One day few years ago, after my husband retired and after consuming several glasses of a lovely Cabernet,Â he offered to cook dinner twice a week. “Now that I have time on my hands it’s only fair that I help out around the house a bit more,” he said in a weak moment of benevolence no doubt brought on by the wine. “How about I cook dinner Tuesday and Saturday nights?” Not being a huge fan of the kitchen arts, I was thrilled, ecstatic even. The next morning, in the light of day I thought he might a) conveniently forget his offer, or b) try to weasel out of it. He did neither and a culinary star was born, sort of.
The first week was glorious beyond my wildest imaginings. He cracked open one of my dusty, neglected Barefoot Contessa cookbooks and delivered a meal worthy of a fine restaurant. During preparation when I asked how he was doing, his response “I’m just waiting for my sauce reduction” was not only music to my ears but a phrase I don’t recall having ever used personally in my entire life. We then spent a lovely hour enjoying the meal he had lovingly and carefully prepared. He was an eager and enthusiastic novice who shared with me in minute detail his tips and techniques throughout the entire meal. But I’m not complaining.
As time went on, he did not renege on his twice-weekly cooking adventures although conversations with friends were liberally peppered with “We’re available any Tuesday or Saturday if you want to go out to dinner or invite us over.” More recently I noticed however, his culinary creativity is largely determined by what appeals to him at Longo’s prepared deli counter. The Jamie Oliver 5 Ingredients cookbook he got from Santa is growing metaphorical mold. But I’m still not complaining.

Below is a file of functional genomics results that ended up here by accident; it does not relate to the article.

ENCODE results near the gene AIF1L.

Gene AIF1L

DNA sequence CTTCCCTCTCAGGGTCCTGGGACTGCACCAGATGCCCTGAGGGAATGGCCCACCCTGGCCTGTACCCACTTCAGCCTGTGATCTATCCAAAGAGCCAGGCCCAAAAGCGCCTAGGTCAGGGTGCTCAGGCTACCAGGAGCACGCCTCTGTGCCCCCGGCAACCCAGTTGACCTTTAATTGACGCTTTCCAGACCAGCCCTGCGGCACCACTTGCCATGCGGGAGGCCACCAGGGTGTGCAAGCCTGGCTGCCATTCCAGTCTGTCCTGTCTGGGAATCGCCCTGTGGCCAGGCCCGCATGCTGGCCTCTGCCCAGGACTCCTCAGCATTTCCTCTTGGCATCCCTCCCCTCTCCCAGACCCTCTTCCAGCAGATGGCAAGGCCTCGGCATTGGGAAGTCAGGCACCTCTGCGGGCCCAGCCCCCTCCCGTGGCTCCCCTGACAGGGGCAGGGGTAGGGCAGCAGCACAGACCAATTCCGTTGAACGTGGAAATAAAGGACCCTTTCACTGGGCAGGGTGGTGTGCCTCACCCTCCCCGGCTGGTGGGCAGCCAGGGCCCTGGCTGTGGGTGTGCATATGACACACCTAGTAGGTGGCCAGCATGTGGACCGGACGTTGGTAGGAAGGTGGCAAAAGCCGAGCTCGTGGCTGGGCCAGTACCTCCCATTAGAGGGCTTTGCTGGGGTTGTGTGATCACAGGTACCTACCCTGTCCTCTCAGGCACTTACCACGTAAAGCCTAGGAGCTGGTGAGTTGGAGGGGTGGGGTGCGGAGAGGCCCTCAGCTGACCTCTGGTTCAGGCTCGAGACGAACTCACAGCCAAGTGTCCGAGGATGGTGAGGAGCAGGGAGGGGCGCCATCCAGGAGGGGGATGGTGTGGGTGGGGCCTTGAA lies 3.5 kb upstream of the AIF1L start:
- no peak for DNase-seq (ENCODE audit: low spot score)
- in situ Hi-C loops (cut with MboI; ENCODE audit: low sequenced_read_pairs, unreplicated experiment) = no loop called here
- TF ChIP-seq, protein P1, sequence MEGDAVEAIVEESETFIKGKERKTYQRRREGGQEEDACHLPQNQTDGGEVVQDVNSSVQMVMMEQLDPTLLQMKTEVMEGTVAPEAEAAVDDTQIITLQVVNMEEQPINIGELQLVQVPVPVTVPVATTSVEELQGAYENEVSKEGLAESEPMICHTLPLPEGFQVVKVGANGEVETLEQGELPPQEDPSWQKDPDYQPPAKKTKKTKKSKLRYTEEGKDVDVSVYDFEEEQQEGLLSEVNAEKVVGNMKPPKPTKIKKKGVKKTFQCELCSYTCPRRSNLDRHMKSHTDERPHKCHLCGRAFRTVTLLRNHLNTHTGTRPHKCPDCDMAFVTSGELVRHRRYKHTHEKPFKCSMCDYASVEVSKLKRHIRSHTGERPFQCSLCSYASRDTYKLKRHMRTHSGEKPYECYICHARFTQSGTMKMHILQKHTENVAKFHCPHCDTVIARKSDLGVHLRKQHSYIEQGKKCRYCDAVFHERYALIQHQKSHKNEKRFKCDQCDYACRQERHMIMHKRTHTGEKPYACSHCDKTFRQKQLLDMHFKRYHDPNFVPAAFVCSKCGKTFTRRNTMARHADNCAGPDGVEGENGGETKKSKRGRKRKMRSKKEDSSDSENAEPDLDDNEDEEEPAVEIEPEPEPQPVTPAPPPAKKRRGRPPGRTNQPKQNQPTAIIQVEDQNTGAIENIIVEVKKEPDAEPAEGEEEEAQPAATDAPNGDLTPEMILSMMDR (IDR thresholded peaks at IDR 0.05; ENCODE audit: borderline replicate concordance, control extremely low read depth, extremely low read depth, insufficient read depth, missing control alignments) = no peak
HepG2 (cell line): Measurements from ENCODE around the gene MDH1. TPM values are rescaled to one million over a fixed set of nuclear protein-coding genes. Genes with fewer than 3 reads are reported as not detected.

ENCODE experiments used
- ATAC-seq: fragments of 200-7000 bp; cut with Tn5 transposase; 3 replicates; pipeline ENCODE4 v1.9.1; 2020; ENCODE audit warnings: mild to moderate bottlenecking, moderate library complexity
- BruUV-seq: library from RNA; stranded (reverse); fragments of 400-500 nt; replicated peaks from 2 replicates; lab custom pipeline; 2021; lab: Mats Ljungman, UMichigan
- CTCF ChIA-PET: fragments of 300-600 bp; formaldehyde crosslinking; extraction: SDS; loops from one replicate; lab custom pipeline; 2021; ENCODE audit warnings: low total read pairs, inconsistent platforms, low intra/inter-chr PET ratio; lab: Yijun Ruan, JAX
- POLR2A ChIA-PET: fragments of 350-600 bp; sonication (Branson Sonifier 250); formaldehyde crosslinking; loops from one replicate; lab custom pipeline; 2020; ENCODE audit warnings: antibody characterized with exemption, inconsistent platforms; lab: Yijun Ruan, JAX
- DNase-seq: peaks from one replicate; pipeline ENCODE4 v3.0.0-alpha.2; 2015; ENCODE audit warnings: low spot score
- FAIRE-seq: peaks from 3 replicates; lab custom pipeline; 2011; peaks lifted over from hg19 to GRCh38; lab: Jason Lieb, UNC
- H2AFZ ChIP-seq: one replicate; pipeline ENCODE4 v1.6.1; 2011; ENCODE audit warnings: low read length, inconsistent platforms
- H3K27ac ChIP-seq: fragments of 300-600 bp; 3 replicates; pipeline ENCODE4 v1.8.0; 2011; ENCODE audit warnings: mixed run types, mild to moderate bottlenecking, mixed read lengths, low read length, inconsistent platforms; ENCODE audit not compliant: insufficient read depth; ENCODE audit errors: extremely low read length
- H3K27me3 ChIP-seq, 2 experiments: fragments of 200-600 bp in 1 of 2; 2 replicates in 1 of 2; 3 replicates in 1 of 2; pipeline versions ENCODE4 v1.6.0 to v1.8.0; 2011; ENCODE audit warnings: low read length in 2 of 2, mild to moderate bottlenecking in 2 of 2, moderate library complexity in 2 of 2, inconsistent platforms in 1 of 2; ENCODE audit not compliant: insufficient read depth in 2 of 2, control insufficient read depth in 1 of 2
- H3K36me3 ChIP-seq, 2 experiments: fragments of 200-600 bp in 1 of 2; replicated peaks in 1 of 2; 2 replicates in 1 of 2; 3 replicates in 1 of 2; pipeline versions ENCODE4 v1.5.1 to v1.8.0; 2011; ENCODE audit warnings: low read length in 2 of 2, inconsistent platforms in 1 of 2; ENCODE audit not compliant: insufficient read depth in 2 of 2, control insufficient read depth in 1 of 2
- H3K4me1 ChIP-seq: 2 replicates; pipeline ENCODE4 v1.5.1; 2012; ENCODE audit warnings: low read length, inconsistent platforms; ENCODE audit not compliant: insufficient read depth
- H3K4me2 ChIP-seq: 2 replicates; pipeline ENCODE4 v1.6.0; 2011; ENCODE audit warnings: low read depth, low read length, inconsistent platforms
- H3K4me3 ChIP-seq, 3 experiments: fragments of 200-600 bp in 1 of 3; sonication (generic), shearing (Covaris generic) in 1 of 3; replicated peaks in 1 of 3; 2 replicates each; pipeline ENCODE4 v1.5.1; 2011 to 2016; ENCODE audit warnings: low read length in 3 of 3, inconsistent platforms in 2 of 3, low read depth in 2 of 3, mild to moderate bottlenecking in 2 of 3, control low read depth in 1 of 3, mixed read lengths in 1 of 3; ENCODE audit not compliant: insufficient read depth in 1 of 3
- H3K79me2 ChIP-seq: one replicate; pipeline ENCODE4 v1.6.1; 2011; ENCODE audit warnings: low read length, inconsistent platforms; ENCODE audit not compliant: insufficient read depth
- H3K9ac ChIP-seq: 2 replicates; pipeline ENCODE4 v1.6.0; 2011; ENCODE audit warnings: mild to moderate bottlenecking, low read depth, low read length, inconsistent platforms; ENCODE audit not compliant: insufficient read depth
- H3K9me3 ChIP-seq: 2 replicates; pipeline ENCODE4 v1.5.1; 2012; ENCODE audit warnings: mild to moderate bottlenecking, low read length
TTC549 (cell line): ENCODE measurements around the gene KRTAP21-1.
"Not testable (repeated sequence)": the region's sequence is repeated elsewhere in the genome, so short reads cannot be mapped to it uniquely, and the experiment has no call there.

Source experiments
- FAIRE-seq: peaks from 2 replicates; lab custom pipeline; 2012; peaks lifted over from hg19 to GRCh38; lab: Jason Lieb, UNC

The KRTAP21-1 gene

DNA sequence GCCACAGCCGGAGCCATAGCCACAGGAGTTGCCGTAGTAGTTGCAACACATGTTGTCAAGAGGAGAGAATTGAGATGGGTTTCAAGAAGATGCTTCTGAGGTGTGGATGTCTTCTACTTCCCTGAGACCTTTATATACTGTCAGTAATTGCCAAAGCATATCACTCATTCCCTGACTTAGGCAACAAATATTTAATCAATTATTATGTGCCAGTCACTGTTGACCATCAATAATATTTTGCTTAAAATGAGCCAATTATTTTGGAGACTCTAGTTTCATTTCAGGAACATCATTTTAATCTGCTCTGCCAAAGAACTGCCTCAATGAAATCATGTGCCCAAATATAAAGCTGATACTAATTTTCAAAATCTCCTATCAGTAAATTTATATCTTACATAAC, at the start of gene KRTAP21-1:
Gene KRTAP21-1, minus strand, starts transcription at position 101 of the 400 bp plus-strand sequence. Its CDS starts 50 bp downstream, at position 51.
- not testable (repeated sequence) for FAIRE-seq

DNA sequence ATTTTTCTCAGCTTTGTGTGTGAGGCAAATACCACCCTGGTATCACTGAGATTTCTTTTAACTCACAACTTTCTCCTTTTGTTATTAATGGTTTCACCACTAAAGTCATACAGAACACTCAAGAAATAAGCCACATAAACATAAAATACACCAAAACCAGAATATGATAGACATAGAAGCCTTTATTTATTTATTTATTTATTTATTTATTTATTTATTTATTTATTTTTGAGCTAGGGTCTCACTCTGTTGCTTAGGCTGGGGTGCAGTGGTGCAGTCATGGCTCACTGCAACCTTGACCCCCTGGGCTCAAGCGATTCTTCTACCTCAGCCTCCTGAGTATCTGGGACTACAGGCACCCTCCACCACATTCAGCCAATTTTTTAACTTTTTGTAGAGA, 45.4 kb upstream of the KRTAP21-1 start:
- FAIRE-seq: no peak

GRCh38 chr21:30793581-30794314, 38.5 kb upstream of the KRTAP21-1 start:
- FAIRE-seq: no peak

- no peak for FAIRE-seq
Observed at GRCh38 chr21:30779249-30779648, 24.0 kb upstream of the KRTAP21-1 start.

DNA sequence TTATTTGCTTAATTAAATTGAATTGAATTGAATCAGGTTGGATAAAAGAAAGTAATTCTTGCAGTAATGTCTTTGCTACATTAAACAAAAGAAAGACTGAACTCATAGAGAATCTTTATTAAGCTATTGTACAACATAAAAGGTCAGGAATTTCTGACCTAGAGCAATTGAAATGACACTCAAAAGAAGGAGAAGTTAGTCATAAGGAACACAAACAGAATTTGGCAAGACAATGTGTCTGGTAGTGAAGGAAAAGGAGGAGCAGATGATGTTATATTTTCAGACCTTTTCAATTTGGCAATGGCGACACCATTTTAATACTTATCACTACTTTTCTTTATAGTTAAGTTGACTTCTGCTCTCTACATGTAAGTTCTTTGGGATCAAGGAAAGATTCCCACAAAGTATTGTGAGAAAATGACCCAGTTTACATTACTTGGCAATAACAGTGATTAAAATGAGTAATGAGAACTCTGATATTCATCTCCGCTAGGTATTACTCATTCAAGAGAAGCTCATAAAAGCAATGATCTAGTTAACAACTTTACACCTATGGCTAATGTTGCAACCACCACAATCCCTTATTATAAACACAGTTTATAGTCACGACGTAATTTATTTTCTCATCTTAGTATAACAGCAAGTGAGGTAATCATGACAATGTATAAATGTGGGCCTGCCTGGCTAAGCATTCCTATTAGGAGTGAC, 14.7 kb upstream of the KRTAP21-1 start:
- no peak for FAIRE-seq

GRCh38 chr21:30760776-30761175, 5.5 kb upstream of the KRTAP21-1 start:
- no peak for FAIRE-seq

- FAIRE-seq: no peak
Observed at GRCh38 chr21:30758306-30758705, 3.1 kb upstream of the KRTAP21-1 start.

Then, this weekend my lovely neighbour Fauzia rang the doorbell bearing one of those complete meal-in-a-bag kits that are delivered with an ice pack directly to your door. Each kit contains pre-measured fresh ingredients for a complete meal you select from an on-line meal preparation company. This one was for Tuscan sausage linguine made with pork which her family doesn’t eat so she kindly offered it us to try. Coincidently, it was Saturday night, not my night to cook.
While I took a nap on the couch (something I am skilled at), honey took over the kitchen, banging pots and pans to assemble the dinner. The commentary about how much cookware was involved was further complicated by the tab breaking off the can of diced tomatoes requiring an assortment of tools to crack it open. Eventually the dinner was ready. It was tasty, cost effective (we’ll get two meals out of it), amortizing out to about $6.00 per person per meal, although thanks to Fauzia, we got it free.
It was a worthwhile adventure but he found the preparation more labour intensive than he would have liked, especially compared with picking something ready-made from Longo’s deli counter. “Only the onion was precut!” I was just thrilled to have a night off. And, as part of our arrangement, the cook also does the cleanup. Sort of. Tomorrow I’ll rewash the kitchen floor, rewash the stove top, the counters, the pots and pans and empty the dishwasher. But as Scarlet O’Hara so eloquently stated, tomorrow’s another day, and a night off is still a night off. Sort of.